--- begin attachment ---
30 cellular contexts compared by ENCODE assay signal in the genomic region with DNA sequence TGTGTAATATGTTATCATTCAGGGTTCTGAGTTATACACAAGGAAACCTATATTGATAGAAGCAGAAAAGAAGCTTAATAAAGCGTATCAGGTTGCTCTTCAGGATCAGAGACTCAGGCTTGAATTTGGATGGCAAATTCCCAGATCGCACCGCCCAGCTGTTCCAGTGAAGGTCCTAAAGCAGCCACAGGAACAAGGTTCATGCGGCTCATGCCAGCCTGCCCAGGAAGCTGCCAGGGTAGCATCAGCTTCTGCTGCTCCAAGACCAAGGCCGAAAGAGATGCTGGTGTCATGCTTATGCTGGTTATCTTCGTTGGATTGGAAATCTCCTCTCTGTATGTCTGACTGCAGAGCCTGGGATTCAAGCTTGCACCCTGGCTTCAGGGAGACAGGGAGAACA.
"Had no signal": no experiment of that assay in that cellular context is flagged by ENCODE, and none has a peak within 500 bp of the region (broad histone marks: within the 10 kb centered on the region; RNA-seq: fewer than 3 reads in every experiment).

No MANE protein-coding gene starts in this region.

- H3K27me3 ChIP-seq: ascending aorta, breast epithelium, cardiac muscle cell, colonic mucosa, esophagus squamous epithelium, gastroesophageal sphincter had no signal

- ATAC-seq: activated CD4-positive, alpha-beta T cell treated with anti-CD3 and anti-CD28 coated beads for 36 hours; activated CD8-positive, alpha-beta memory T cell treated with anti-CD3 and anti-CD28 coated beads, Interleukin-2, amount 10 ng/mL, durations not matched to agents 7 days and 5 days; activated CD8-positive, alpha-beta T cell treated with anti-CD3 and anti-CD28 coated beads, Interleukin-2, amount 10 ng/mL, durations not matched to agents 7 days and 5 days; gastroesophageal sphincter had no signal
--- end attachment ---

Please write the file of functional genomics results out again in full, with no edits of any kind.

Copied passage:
30 cellular contexts compared by ENCODE assay signal in the genomic region with DNA sequence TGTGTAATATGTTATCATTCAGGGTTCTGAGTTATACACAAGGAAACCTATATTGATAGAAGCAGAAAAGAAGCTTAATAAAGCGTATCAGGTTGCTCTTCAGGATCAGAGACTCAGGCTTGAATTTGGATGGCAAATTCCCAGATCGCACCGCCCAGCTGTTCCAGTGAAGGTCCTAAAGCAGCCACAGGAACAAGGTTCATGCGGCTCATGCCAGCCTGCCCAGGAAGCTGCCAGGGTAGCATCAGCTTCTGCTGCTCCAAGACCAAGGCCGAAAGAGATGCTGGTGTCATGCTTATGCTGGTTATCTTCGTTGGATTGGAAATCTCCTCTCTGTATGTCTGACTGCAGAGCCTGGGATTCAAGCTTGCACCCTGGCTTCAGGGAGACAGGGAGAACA.
"Had no signal": no experiment of that assay in that cellular context is flagged by ENCODE, and none has a peak within 500 bp of the region (broad histone marks: within the 10 kb centered on the region; RNA-seq: fewer than 3 reads in every experiment).

No MANE protein-coding gene starts in this region.

- H3K27me3 ChIP-seq: ascending aorta, breast epithelium, cardiac muscle cell, colonic mucosa, esophagus squamous epithelium, gastroesophageal sphincter had no signal

- ATAC-seq: activated CD4-positive, alpha-beta T cell treated with anti-CD3 and anti-CD28 coated beads for 36 hours; activated CD8-positive, alpha-beta memory T cell treated with anti-CD3 and anti-CD28 coated beads, Interleukin-2, amount 10 ng/mL, durations not matched to agents 7 days and 5 days; activated CD8-positive, alpha-beta T cell treated with anti-CD3 and anti-CD28 coated beads, Interleukin-2, amount 10 ng/mL, durations not matched to agents 7 days and 5 days; gastroesophageal sphincter had no signal